Originally from the Pacific Islands, basil spread to Asia and then Europe and beyond in the 16th century. It is most widely used in the Mediterranean, where it is an essential ingredient in many dishes, and also a symbol of fertility.
TYPE: Half-hardy annual.
DESCRIPTION: A highly aromatic herb about 23cm tall with shiny, dark green leaves and small white flowers in mid summer which are attractive to bees.
CONDITIONS: Full sun in rich, weed free soil.
HOW TO GROW: Sow in seed trays in early spring or directly in the garden in late spring, then plant out 15cm apart. Cut off flower heads to promote leaf growth.Cut the leaves throughout the growing season. Suitable for containers. If planted late summer, basil will grow into the winter.
HOW TO PRESERVE: Dry or freeze leaves or preserve in vinegar or oil.
MAIN USES: Essential in Mediterranean cooking, basil is used in salads, soups, and casseroles with tomatoes, fish, chicken and lamb.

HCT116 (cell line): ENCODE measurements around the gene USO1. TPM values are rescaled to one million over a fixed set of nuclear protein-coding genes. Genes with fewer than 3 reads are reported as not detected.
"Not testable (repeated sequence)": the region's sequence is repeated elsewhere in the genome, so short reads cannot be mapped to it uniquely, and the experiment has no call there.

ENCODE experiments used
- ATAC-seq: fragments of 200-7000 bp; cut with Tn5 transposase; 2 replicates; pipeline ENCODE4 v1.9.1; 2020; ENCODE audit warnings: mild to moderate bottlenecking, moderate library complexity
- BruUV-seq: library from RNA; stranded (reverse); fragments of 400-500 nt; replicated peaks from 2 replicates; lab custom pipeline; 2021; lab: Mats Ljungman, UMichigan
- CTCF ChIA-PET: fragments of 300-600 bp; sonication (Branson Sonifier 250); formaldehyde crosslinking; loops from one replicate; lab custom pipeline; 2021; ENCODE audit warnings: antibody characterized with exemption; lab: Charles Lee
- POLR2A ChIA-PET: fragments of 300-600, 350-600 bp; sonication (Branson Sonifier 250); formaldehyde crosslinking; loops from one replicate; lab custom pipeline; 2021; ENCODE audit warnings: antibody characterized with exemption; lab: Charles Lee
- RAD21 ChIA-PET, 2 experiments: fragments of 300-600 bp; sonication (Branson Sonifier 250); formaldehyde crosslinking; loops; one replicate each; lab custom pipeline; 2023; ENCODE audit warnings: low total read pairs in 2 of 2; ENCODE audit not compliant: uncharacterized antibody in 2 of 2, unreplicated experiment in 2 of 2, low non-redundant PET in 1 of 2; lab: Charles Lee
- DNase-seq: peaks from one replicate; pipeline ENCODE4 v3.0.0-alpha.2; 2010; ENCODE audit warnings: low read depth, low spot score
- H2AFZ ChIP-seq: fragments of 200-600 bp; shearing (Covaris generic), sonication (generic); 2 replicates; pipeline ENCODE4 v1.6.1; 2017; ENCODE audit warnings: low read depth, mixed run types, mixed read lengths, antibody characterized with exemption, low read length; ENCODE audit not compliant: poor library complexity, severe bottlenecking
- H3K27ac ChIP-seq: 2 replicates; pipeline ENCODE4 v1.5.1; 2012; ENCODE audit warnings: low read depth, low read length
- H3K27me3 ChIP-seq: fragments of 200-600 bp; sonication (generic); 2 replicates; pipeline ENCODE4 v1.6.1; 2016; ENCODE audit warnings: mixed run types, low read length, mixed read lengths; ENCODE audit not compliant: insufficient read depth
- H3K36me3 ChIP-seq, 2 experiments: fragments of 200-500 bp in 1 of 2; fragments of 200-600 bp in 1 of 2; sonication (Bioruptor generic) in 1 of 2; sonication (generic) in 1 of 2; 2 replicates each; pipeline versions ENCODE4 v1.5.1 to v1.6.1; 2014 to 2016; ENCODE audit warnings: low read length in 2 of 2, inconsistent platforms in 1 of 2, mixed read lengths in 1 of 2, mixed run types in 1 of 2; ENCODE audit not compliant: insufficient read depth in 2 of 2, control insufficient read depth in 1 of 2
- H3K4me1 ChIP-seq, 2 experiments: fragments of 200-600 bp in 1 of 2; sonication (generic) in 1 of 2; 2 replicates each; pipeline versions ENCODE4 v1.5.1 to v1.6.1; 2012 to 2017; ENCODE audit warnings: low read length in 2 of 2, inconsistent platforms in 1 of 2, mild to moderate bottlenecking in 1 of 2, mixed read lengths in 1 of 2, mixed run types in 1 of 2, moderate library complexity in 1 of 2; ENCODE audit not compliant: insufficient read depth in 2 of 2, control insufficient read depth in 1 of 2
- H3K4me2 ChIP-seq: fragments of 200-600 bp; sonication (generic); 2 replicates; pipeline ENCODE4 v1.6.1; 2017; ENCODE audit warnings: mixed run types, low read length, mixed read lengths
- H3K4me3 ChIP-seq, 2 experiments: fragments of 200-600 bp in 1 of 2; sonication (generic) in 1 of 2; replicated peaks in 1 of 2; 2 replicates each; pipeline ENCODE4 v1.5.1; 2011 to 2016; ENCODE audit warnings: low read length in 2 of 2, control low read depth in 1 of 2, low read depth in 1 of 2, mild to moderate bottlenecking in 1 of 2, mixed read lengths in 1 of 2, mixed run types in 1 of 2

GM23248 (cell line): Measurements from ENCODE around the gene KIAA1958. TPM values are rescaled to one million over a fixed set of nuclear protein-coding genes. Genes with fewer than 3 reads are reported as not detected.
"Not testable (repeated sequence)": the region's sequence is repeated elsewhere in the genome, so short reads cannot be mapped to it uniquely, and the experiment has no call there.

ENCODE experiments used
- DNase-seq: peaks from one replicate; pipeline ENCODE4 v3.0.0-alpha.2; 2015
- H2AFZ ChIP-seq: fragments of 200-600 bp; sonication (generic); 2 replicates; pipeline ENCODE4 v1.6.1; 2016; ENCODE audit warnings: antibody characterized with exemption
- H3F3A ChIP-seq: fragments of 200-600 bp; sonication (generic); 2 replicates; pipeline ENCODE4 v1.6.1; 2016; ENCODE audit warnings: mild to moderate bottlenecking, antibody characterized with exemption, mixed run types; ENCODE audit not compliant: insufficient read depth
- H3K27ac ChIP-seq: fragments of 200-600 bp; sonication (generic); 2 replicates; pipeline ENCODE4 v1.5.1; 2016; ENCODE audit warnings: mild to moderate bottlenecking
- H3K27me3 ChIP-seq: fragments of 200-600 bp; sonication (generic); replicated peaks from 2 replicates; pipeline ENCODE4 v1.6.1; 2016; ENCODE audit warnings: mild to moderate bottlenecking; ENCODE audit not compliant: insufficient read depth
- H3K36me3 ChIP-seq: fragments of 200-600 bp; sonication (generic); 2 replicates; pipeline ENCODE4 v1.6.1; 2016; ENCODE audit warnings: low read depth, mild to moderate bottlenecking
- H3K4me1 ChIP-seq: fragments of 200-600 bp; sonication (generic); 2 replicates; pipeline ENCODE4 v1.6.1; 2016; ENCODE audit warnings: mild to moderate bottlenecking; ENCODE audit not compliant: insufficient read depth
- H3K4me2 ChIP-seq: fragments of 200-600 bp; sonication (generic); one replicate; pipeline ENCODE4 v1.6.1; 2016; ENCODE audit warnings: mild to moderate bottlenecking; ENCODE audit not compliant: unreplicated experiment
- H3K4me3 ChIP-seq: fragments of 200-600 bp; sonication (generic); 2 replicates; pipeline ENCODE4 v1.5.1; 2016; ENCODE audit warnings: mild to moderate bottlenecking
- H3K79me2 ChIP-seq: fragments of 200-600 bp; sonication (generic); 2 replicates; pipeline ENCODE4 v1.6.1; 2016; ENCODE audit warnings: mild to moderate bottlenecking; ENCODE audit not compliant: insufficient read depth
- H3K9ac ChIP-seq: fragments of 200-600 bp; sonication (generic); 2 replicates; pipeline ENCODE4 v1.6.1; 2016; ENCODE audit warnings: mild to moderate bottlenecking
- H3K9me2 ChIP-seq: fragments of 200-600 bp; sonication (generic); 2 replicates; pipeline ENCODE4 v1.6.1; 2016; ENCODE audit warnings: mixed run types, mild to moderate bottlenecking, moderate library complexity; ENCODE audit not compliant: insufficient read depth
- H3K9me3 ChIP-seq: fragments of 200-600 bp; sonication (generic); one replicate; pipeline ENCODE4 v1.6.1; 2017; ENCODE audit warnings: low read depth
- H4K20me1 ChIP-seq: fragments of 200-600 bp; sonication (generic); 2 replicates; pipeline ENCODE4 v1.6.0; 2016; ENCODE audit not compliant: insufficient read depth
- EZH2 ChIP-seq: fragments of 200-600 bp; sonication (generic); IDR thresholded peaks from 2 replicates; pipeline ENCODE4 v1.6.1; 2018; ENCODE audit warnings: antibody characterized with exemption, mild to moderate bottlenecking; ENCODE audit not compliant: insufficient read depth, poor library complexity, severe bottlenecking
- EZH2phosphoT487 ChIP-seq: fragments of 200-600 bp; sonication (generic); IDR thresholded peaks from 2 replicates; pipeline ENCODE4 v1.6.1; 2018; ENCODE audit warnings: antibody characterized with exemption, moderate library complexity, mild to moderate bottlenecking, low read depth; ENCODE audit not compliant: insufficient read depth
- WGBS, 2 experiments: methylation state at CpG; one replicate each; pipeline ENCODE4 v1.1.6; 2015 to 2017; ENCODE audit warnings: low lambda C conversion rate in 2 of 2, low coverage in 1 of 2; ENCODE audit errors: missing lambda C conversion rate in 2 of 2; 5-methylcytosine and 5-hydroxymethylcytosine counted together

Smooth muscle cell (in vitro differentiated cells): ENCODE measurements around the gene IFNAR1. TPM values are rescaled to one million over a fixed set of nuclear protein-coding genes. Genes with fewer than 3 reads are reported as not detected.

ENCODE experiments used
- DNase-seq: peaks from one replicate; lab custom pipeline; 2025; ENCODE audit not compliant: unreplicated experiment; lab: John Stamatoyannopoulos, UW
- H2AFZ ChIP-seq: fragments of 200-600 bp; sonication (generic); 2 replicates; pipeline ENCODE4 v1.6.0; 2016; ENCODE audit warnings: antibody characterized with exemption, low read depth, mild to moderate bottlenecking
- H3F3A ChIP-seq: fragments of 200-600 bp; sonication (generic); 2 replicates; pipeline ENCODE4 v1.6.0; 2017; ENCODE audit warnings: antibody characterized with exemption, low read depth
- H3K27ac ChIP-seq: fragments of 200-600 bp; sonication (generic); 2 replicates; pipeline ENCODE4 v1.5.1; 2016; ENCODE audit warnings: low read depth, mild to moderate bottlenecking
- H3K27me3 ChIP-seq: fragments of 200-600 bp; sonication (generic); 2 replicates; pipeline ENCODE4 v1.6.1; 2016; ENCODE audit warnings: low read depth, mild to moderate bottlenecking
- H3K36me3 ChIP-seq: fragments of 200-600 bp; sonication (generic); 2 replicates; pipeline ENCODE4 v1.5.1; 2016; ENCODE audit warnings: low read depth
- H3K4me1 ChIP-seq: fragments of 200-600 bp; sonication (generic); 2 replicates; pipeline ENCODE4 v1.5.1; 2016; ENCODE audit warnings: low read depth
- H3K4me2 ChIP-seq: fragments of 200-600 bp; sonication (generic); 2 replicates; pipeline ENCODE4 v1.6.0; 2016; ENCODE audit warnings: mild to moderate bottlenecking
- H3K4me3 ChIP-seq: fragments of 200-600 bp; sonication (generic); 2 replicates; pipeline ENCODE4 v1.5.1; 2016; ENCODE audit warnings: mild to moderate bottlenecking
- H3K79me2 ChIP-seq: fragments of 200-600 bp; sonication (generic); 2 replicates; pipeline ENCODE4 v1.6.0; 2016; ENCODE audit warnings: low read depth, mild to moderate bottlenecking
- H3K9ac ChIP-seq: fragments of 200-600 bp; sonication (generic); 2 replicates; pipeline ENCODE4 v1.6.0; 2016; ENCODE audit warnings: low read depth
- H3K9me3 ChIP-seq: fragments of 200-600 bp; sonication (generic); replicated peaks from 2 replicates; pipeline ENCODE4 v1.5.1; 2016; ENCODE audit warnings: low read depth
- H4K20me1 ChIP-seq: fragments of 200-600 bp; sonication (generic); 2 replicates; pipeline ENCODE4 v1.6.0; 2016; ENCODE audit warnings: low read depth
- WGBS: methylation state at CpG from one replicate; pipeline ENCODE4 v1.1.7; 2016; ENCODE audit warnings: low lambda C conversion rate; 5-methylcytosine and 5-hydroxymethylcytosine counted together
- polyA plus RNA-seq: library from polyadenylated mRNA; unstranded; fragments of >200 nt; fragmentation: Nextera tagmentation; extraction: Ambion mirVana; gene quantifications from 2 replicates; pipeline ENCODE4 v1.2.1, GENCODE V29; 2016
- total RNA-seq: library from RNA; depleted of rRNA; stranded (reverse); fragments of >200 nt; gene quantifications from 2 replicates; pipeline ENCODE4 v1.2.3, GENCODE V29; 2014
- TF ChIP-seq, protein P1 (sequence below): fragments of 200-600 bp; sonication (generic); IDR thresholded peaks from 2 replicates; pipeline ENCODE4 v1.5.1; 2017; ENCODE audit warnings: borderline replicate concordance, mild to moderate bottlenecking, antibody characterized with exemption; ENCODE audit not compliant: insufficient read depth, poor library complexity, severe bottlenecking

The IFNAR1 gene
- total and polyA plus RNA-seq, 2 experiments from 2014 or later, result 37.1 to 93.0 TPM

MEDICINAL USES: As a tonic against rheumatism, to counteract flatulence and ease stomach pains.
Coriander was cultivated by the ancient Egyptians, and both leaves and seeds have been used for thousands of years. Some varieties are more pungent.Coriander was cultivated by the ancient Egyptians, and both leaves and seeds have been used for thousands of years. Some varieties are more pungent.
TYPE: Hardy annual.
DESCRIPTION: This herb can grow up to 60cm tall and has bright green leaves, fan-like at the bottom and filigree at the top. Tiny lilac flowers attract insects in summer.
CONDITIONS: Sun in a moist soil.
HOW TO GROW: Make successive sowings directly in the garden from spring onwards, then thin out to 20cm apart. Stake up if necessary. Suitable for containers.
HOW TO PRESERVE: Dry ripe seeds. Preserve leaves in oil or vinegar.
MAIN USES: Both seeds and leaves are common in Asian and Middle Eastern dishes such as curries, spicy sauces and chutneys.
MEDICINAL USES: Mainly a culinary herb but considered good for the digestion.